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What is Roon? It’s not the easiest music service to explain. The fact that Roon Labs has its own, dedicated Roon Knowledge website is testament to that. The shortest way to describe Roon is that it’s a multi-device, multi-room music platform.
It manages your music library, cleans up your files and directs the flow of music to your motley crew of hi-fi kit. A walled garden of hardware this is not. Roon aims to be a well organised, carefully considered and implemented, democratisation of multi-room.
Roon’s goals are also supreme usability and super high-quality sound. The interface is designed to be richer than anything else out there and it claims “bit-perfect playback of lossy and lossless file formats, including high resolution audio content (PCM and DSD)”.
High ideals indeed but, like all good things, Roon doesn’t come cheap. So, if you want to know exactly what the Roon music server is before you sign up, read on to find the big questions answered below.
What is Roon?
Roon is a connecting, streaming and music management software which brings multi-room smarts to your hi-fi equipment. It is the brains which tells your music what to do and where to do it – the policeman directing the traffic.
Roon is not a music streaming service in its own right. It does not offer you access to any music service to which you’re not already signed up. Instead, it takes control of your internet radio, your music streaming services and your own personal music files, and sends them to audio output devices as controlled on a series of computer, smartphone and tablet apps. It joins the disparate dots of your listening ecosystem.
To do that, there are several key parts to Roon’s structure – the Roon Core, the Roon app and the audio devices. Let’s look at those individually.
What is a Roon Core?
Every Roon set-up requires a Roon Core. It’s the conductor of your music streaming orchestra. It centralises the Roon application, which is responsible for all the thinking that your system needs to do. That way, you don’t need to go updating all your bits and pieces of hi-fi every time Roon is fixed or upgraded.
Naturally, your Roon Core needs to be something with decent computational chops and, in most set-ups, its likely to be a Mac or Windows PC. It could also be a NAS drive or a dedicated music server (such as Roon’s own Roon Nucleus) which is pre-installed or installable with the Roon Core server software. You can find a list of Roon partner products on the Roon website.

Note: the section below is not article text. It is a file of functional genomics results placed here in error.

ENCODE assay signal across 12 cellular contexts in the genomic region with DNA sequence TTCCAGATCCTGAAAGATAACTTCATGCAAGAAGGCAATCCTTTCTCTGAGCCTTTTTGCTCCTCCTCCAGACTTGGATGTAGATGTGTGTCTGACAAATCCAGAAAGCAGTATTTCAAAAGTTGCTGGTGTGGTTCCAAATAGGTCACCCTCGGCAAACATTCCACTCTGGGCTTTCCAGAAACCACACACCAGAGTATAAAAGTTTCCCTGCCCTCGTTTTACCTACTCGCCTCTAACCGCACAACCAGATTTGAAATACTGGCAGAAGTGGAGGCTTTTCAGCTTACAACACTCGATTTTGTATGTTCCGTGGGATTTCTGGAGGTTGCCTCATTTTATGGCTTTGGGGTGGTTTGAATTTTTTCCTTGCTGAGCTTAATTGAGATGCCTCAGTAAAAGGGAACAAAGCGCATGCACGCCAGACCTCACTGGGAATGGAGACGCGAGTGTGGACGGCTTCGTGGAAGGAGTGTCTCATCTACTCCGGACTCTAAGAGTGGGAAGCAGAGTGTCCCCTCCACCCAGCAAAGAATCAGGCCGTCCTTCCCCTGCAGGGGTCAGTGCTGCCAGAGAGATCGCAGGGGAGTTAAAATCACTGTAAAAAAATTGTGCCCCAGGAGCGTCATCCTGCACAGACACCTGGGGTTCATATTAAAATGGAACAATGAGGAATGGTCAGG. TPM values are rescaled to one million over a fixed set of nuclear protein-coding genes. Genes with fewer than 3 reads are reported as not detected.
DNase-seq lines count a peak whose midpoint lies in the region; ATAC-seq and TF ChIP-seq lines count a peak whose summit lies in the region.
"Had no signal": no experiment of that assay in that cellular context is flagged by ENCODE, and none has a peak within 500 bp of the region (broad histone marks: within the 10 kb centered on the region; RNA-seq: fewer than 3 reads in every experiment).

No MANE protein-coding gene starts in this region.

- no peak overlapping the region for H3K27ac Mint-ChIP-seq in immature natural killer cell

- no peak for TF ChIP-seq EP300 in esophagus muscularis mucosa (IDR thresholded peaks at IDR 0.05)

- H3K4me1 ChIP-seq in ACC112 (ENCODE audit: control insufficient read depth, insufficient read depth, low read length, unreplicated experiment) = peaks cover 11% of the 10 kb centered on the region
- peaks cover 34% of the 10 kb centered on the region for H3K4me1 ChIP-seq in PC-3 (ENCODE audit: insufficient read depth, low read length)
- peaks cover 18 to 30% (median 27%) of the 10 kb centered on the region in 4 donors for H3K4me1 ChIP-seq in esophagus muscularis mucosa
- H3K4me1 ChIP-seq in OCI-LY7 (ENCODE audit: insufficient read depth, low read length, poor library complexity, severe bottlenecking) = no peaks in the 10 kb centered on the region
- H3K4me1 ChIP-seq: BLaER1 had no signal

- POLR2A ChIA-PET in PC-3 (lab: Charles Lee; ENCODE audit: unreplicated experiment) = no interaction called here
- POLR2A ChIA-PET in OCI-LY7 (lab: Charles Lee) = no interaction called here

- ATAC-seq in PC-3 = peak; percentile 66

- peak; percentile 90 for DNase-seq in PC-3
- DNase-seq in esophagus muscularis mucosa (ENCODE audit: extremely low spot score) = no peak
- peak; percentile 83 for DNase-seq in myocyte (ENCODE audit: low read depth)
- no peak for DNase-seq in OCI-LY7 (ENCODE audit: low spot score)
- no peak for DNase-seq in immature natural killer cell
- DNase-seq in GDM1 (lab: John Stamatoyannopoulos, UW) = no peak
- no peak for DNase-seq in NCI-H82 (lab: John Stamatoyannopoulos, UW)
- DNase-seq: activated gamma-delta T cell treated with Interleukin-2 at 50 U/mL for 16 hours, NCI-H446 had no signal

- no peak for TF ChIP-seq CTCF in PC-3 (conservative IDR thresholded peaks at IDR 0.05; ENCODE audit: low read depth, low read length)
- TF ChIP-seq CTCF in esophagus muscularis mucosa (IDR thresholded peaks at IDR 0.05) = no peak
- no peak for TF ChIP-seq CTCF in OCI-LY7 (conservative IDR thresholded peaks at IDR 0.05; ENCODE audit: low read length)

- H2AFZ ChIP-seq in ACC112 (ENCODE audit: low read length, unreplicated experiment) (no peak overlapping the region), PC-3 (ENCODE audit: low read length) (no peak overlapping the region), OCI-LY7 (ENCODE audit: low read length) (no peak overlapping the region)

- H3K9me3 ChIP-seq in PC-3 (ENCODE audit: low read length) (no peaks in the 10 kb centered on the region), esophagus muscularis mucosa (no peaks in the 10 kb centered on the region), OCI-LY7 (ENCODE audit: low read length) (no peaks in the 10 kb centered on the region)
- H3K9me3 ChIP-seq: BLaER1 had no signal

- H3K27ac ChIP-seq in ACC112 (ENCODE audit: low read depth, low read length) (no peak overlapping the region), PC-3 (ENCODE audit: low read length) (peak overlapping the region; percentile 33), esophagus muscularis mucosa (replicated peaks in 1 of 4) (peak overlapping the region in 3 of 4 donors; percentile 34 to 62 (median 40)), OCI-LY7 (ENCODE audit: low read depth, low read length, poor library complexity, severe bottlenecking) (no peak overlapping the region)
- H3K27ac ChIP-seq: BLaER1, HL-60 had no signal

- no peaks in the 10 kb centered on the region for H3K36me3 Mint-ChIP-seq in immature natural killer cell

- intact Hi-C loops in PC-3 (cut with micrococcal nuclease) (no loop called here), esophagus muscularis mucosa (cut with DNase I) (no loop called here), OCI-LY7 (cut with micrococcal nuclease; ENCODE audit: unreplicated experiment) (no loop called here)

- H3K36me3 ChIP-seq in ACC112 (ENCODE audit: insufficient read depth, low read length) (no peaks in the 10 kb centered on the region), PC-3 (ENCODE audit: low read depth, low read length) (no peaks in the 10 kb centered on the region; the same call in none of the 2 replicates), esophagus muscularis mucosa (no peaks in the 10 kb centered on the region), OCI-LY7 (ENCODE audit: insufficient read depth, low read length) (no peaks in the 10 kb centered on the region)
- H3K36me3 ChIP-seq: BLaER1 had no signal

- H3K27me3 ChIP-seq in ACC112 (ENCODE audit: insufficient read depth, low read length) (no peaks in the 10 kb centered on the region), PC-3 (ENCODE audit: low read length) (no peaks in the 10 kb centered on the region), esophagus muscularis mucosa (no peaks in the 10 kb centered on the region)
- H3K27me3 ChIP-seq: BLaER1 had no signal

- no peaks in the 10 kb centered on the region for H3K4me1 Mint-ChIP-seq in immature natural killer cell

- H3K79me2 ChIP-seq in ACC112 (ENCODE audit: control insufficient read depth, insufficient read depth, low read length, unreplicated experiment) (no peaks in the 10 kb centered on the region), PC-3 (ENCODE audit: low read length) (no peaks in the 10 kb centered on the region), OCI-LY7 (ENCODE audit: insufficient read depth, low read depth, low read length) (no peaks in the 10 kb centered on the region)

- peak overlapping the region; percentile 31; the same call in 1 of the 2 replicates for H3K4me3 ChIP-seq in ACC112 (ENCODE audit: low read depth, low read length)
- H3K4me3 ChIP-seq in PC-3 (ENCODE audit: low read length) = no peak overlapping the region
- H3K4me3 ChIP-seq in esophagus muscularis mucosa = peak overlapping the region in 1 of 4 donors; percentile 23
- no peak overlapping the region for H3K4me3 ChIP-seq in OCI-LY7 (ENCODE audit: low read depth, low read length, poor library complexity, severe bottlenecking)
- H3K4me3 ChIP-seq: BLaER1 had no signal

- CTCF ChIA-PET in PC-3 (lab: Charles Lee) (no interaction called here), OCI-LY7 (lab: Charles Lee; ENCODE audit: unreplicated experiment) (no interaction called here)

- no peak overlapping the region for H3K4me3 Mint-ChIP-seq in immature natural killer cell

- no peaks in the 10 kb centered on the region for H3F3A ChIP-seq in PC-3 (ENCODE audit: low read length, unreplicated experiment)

Wherever it sits, the Roon Core will manage the music from all of your digital sources: Tidal, Qobuz, NAS drives, HDDs, USBs, iTunes and live radio. It builds an interconnected digital library, with cleaned up, enhanced, up-to-date metadata, which is then tucked up into one, tidy interface with all the rich content that Roon can muster.
Those extras include photos, bios, reviews, lyrics, and concert dates, and makes connections between artists, composers, performers, conductors, and producers. The idea is to create a more searchable, magazine-type feel to your music.
As well as organising your collection, your Roon Core is responsible for music playback too, and its aim is to take as much of the heavy lifting away from your playback devices as possible. It does all the audio stream conversion and volume levels the output. It controls your play queue, your output devices and the multi-room zoning as well. It also handles all the software updates.
Keeping all of those computational processes in one place means that the audio circuitry of your hi-fi equipment can be freer of noisy chips and components which may otherwise harm the quality of music playback. It also means that your hi-fi kit won’t become out-dated.
AirPlay for audiophiles
Roon Advanced Audio Transport (RAAT) is the technology that allows this all to work in a centralised way. Roon describes it as “AirPlay for audiophiles”. It allows the Roon Core to do everything apart from act as your remote control or the audio output device itself. Consequently, it promises fewer drop outs, lower latency and streams of up to 32-bit/768kHz PCM and DSD512.
What is the Roon Remote?
This one’s easy. Roon Remote is the name of the Roon app on most app stores. It is a software remote control for your Roon service. It’s not the core, it’s not your library. It’s simply the way you access what you’ve got and the way you ask your Roon Core to play music on your devices.
There are Roon Remote apps for iOS, Android, Windows and Mac OS to use on smartphones, tablets and computers. They’re all created with a single code base to make sure that the experience is uniform.
You browse and play music with Roon apps. You can install and use as many as you like. All the data is kept synchronized in real-time and Roon claims that there’s no lag and no stale data.
Audio devices: which devices are Roon Ready?
“Audio devices” are the part of the system that make the noise. These might be networked speakers, a music streamer, headphone amps, USB DACS or even a laptop.
Look out for Roon Ready certification on your playback devices. These are the guaranteed Roon integrated bits of kit which have Roon’s hi-res streaming RAAT technology inside. Roon will discover these without a problem and automatically deliver the highest possible audio quality to them.
You’ll find networked Roon Ready output devices from the likes of Ayre, Bluesound, B&W, Cambridge Audio, Chord, dCS, Devialet, Elac, JBL, KEF, Korg, Linn, Mark Levinson, Meridian, Moon, NAD, Naim, Onyko, Oppo, Pioneer, Pro-Ject, TEAC and more. Take a look at the full Roon Ready list for more details.